Next time I start on a bowl I think I’ll try to plane it down on the top and bottom like I saw in one of your videos. These first ones I just flattened out the bottom and chopped out the bowl and then chopped and gouged where needed.
    Maybe I’ll try a more detailed layout too.
    Thanks for your site, I sort of enjoy making bowls and with time and practice maybe I’ll get better.
    Duane

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  7. Duane Peterson says:

    Thanks, and I think it was the vice pressure, anyway I’ll see what I can do to salvage it. I’m not an experienced carver to try something like what you have in your post I was thinking of doing some sort of linear type design with scoops from a gouge but it is pretty thin now about 3/8 inch and some parts of the bottom are translucent (if you hold it up to the light at the right angle).

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  8. shawn mancera says:

    hello my names shawn Mancera…first of all I admire your work, I aspire to be a great woodworker like you someday.. I’m a disabled Marine Corps combat Veteran. ..Woodworking saved my life , its the only way for me to cope with my PTSD and helps me forget unwanted memories. Do you have any used hand tools ( anything at all) that you’d be willing to donate to me? id truly appreciate it .

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  9. whitedog9 says:

    Dave I am really new to this arena and woodworking in general – Your generosity in your blog posts re. ideas, tools, and techniques are more than inspirational. Thank you for extending your obvious teaching skill into this arena. I know your History students appreciate you!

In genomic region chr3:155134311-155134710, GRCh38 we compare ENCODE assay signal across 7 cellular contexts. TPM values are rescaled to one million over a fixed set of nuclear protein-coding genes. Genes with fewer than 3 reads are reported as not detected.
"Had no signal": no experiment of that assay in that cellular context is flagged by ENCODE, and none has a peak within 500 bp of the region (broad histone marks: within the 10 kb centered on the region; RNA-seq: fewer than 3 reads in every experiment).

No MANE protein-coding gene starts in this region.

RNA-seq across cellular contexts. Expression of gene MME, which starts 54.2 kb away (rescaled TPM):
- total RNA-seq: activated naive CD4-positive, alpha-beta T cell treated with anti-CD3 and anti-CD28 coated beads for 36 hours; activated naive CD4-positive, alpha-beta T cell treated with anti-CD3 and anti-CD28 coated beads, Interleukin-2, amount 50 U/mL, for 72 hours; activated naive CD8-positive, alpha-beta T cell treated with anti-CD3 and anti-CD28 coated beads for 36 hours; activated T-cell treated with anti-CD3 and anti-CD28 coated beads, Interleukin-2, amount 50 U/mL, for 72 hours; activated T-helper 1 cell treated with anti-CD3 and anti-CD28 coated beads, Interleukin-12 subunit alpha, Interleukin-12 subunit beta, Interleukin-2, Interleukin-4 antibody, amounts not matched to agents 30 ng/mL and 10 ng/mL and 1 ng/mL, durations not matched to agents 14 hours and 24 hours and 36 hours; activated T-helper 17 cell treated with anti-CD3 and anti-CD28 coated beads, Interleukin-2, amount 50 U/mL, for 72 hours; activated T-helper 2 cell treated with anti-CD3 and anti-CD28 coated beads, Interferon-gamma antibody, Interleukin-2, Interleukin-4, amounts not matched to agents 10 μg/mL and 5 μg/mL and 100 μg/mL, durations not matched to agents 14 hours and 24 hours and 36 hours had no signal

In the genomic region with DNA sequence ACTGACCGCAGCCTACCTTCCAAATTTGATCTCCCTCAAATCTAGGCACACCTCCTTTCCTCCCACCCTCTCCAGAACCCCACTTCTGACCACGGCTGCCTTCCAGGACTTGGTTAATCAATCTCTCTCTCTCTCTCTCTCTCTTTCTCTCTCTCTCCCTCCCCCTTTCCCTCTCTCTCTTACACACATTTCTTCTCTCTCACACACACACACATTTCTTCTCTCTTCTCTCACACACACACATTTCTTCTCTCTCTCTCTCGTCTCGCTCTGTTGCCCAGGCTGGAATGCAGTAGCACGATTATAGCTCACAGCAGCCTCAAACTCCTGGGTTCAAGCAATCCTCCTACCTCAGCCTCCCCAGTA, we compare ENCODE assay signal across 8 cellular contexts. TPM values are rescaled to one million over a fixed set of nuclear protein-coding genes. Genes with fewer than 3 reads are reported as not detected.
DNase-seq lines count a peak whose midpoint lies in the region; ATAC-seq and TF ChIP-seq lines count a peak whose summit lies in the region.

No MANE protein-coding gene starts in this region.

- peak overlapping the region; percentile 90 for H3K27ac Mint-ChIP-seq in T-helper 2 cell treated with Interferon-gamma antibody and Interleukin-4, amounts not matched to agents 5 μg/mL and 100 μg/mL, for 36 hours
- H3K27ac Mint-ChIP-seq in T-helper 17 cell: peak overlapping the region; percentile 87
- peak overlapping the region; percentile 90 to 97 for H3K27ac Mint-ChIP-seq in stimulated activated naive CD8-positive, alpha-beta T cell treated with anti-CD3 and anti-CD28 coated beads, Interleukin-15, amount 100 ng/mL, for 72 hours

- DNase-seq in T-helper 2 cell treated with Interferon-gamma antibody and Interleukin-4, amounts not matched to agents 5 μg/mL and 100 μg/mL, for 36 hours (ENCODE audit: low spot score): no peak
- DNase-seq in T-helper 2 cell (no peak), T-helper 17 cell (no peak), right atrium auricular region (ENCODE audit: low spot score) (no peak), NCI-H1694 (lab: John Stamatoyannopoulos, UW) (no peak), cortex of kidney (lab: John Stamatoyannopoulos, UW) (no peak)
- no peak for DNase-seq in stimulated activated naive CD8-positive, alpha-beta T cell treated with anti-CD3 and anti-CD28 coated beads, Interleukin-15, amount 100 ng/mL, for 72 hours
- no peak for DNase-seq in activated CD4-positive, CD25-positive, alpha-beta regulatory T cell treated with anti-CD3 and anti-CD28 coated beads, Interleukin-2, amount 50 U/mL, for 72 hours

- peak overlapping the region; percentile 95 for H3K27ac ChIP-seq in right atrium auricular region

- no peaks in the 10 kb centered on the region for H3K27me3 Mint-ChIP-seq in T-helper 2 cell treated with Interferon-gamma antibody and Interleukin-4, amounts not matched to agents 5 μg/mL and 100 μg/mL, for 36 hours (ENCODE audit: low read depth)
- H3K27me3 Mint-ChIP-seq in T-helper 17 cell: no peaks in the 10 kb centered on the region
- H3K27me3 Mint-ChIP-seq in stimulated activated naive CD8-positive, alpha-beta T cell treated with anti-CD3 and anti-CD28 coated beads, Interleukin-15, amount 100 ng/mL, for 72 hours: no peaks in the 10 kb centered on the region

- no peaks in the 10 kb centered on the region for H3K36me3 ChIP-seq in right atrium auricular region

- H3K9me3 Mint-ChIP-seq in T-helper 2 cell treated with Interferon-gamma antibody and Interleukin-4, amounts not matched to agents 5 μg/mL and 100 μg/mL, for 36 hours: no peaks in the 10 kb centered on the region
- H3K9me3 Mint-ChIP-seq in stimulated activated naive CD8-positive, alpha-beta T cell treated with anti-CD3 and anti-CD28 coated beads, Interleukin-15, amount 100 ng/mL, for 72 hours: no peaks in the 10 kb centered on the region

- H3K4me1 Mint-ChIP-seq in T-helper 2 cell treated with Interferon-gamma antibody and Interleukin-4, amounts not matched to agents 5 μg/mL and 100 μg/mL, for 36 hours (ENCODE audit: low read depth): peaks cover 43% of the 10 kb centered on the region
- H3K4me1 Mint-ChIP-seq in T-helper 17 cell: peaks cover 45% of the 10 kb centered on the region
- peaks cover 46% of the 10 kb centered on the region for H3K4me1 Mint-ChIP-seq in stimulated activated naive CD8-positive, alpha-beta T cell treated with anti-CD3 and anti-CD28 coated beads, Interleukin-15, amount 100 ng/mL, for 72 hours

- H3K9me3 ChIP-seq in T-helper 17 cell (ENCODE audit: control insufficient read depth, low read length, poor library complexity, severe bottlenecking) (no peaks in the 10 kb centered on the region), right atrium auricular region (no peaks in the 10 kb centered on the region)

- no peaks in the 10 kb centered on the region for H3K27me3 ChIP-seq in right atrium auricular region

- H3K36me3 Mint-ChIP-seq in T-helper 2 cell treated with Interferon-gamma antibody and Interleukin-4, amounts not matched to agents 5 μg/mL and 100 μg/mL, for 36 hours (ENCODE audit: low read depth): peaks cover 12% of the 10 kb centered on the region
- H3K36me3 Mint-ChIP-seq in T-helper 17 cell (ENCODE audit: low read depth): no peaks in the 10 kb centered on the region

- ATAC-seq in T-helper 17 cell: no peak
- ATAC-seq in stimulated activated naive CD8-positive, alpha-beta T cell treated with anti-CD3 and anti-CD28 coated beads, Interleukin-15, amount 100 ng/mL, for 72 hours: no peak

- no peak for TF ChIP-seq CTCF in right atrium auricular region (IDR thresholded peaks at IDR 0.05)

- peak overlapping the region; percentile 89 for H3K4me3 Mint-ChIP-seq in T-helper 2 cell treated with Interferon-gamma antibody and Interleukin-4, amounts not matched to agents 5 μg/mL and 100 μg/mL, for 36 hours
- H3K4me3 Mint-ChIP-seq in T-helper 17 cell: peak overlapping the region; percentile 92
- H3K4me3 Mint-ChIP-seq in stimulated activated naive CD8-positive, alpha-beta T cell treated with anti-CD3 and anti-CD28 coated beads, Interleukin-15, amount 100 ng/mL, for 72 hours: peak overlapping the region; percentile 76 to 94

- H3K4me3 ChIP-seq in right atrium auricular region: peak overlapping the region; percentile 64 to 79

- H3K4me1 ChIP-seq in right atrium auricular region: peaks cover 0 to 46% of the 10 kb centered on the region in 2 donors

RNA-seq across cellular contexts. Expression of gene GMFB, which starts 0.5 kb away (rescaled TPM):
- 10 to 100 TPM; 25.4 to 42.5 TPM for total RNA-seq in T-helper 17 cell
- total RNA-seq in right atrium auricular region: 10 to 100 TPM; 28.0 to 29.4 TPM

Thanks so very much,
    Reggie Ogg

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  10. Steven A Anderson says:

    Dave, this may sound very basic, but I have trouble splitting the log to get the blank. It’s not that I can’t get it split, but can’t seem to get a straight split. Seems that when I get what I think is good it seems to rip a small section out of the log, So now I have to work that out and lose an inch or so of depth. It’s probably the operator, but wondered if you had any thoughts or suggestions.
    Thanks
    Steve Anderson

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    • Dave Fisher says:

      Steven, the main thing to get an even split is to try to have equal mass on both sides of the split. That said, the character of the log has much more of an impact than anything you do — so you may be doing nothing wrong at all. In fact, it is really rare that I have a log that splits evenly, clean, and straight. For example, the vast majority of logs have at least some twisting grain, meaning there will be a bit of a spiral to the split. And some species are notorious for interlocked grain that makes it tough to split at all, let alone cleanly — American Sycamore and elm are two good examples. Even within a species this can vary. Cherry often splits beautifully, but I’ve had many cherry logs that I’ve fought with and the split surface looks like a war zone when I’ve finally won the fight. Sounds to me like what you’re experiencing is completely normal — just the realities of wood in the real world. A rough or twisted split means more hewing work with the axe, but that’s ok. Still, sometimes a log just doesn’t work out; I end up with plenty of wood to feed the wood stove.

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      • Steven A Anderson says:

        Thanks Dave, guess I will keep at it and not worry about doing it wrong, but work wifh what I get. Thanks again.